Bringing IWU Scholarship to the World

As we have become ever more dependent on access to digital scholarship during the coronavirus pandemic, it is worth celebrating the long-time commitment that the Ames Library has shown to promoting open access to the scholarly and creative work completed by Illinois Wesleyan’s students and faculty, especially through our institutional repository, Digital Commons.

Launched in 2008, Digital Commons provides open access to scholarly and creative work produced by members of the IWU community, including journal articles, book chapters, conference presentations, undergraduate honors research, undergraduate research journals, and records of the university.  On May 27, 2020, we recorded the 4,000,000th download of IWU content from Digital Commons, for an average of more than 333,000 downloads by users around the world each year. This is an extraordinary achievement for a small liberal arts college, and evidence of the global impact of the research conducted each year by members of the IWU community.

The 4,000,000th download, Adnan Filipovic’s “Impact of Privatization on Economic Growth” (2006), is a study of “the relationship between growth and privatization from an incentives perspective,” and has been downloaded more than 7,000 times since 2008. The article was originally published in IWU’s Undergraduate Economic Review, an open-access, peer-reviewed, undergraduate research journal. While many IWU undergraduate research journals feature the work of our own students, the UER features the work of students from around the world, and is peer-reviewed and edited by IWU students under the faculty mentorship of Professor Michael Seeborg (Economics) and Professor Stephanie Davis-Kahl (The Ames Library). IWU students also have the opportunity to publish their own research through the Park Place Economist, another open-access undergraduate research journal available through Digital Commons. On the role that publishing opportunities such as these play in undergraduate education at IWU, Undergraduate Research Advisory Committee Chair Todd Fuist (Sociology) said: “We pride ourselves on providing the kind of innovative and transformative research experiences for students that help them grow their skills and build their credentials. This milestone is illustrative of the caliber of work we help to guide students through as they conduct research at IWU.”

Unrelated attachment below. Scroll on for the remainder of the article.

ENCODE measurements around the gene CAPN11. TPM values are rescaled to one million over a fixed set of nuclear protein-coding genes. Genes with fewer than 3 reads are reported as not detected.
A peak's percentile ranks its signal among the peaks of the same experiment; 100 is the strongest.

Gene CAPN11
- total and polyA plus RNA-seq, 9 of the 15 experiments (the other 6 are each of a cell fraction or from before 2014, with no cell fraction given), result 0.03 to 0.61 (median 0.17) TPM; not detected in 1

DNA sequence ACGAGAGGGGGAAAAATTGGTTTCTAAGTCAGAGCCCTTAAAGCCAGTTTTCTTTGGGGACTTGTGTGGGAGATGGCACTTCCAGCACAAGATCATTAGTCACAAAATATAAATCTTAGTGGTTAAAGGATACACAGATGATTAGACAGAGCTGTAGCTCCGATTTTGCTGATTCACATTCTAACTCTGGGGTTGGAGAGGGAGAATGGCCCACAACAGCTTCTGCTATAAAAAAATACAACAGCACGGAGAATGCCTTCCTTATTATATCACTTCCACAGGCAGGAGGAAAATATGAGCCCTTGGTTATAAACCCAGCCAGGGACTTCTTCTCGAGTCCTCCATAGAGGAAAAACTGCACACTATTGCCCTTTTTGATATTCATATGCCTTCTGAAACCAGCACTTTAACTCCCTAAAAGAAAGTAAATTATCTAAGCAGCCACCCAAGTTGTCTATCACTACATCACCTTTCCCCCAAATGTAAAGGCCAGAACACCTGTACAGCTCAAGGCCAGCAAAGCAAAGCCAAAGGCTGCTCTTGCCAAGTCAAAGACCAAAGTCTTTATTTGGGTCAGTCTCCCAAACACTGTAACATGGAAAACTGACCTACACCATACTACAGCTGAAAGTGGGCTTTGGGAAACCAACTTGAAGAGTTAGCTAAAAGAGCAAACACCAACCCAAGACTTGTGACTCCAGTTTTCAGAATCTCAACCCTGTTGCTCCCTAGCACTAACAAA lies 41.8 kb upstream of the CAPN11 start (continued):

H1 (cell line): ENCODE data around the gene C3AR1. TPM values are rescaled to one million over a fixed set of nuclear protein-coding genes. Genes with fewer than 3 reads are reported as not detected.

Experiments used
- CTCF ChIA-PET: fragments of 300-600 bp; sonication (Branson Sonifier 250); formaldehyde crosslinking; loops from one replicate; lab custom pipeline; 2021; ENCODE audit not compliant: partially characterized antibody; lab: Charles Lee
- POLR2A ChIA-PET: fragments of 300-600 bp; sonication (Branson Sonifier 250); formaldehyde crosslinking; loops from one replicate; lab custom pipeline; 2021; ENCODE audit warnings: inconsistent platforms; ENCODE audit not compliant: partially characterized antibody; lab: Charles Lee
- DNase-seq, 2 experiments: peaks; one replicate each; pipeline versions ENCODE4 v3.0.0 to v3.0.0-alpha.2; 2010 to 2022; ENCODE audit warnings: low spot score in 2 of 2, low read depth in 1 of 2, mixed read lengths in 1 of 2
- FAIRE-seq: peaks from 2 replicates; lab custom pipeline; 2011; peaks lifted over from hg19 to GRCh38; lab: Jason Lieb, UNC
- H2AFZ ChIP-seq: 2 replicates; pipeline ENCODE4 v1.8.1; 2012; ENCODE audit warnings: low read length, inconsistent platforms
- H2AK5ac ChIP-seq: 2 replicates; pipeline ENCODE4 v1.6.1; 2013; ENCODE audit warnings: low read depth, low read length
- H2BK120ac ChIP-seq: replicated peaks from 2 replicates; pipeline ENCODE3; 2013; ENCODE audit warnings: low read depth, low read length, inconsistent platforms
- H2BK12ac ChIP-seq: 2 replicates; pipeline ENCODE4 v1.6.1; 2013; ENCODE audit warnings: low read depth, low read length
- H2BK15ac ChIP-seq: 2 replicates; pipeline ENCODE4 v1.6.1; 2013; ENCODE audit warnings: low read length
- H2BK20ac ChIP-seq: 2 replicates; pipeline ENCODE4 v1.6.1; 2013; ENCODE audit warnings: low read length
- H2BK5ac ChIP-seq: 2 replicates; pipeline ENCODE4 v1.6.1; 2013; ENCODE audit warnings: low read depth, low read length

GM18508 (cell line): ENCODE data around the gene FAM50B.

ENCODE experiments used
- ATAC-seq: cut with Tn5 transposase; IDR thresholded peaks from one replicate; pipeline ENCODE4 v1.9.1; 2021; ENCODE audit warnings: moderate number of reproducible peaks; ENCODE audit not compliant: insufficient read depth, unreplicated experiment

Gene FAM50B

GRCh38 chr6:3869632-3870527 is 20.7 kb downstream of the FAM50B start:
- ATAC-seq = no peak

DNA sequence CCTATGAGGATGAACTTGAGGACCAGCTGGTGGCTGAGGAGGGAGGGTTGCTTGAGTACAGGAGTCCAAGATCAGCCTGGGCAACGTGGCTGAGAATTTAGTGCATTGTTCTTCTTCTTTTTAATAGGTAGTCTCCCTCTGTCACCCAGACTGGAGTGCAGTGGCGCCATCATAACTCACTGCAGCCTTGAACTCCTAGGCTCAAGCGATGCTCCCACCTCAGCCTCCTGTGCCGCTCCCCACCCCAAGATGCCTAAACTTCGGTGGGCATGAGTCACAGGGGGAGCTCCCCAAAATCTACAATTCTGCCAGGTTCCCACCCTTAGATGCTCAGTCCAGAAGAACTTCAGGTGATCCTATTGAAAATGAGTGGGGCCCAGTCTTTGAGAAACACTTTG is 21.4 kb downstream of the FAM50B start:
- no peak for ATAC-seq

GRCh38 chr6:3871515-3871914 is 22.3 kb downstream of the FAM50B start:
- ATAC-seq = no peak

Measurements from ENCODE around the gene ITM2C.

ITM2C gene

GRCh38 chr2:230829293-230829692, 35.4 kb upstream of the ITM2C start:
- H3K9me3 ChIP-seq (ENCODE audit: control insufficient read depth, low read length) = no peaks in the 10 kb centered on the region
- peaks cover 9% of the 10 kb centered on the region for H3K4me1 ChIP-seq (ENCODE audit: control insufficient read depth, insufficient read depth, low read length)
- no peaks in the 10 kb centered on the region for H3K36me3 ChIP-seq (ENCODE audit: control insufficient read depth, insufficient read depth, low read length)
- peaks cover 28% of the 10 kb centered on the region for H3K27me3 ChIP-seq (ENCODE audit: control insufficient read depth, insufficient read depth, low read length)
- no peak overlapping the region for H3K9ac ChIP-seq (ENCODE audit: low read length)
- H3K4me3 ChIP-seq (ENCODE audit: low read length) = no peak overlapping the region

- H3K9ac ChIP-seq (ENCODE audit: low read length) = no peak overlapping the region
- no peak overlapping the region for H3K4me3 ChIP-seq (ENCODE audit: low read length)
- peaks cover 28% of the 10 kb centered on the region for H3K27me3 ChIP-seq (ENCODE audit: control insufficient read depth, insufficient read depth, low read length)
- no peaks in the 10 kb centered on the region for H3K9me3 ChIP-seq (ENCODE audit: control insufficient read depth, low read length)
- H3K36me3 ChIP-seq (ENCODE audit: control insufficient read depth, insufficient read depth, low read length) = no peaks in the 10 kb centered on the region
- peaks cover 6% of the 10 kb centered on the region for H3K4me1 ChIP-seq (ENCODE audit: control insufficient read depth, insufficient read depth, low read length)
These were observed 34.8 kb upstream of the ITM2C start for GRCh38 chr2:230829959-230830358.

The 4,000,000th download was to a Digital Commons user from the University of Cambridge in England. On the importance of open access to scholarly work in Economics, Professor Seeborg said: “Open access publishing is a significant part of the economics program. We incentivize quality undergraduate research by allowing students to participate in the editorial process and submit their papers for publication …. I firmly believe that the best way to learn economics is to do economics. Our partnership with the Ames Library, and Digital Commons, promotes an active learning environment and is very important to the economics program.”

The Undergraduate Economic Review, and other undergraduate research journals, are available through Digital Commons. If you would like to learn more about open-access initiatives or library publishing, please contact Stephanie Davis-Kahl, Collections and Scholarly Communications Librarian.

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